Along with the images, it was the sounds of that era – the music of artists like Chaka Khan, Chic, early Madonna and Prince – that began to inspire The Ting Tings to create the songs that would become “Super Critical.”
De Martino says that wait-to-be-inspired approach to songwriting is how he and White have always written together. “We’re not traditionalists,” he says. “I play five instruments, but we’re not the sort of people where Katie will pick up a guitar, and I’ll sit down at the piano and we’ll decide to write a song. For us, it comes down to finding a vibe. We could be listening to something fantastic and immediately want to be like them. It could be the Doors, or Radiohead, or we could be watching something on YouTube, and immediately we want to get up and create something as good as that. Or we could be traveling and Katie could send me something on her phone. It could be just a melody or a lyric, but it evolves into a new song.”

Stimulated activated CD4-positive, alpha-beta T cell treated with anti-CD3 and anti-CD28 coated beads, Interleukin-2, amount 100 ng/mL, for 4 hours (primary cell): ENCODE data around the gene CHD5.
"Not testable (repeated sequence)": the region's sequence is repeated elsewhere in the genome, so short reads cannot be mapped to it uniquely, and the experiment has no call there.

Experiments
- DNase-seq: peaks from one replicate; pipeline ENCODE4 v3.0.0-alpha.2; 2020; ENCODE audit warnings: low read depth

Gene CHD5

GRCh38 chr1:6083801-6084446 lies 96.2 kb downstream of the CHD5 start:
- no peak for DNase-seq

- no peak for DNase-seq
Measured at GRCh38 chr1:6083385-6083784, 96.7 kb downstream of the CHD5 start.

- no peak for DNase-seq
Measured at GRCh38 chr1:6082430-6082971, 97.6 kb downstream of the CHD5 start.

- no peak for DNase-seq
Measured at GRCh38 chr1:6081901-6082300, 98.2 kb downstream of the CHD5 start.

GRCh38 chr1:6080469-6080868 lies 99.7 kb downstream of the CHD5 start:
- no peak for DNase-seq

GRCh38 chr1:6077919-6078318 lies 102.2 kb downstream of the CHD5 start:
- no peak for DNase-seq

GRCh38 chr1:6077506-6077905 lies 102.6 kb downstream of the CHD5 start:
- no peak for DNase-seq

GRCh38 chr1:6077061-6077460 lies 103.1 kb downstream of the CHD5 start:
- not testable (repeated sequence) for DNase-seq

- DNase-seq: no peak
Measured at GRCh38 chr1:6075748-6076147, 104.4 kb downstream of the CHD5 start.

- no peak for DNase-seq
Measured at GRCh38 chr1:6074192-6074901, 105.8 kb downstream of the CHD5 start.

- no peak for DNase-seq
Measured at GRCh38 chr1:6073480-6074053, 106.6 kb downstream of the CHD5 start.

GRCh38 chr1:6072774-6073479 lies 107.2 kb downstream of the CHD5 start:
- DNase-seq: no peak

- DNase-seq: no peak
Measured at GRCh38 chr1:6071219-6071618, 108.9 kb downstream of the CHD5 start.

In the midst of White and De Martino discovering their new musical direction, they inadvertently found a co-producer and co-writer for the album in none other than Andy Taylor from Duran Duran. In what White calls a “typical Ibiza story,” The Ting Tings randomly bumped into Taylor while on the island.
“I didn’t have a clue who he was,” White admits. “He just walked in to where we were rehearsing – he still had the hair and glasses. He was lovely. He became our friend, but we had no plans to work with him.”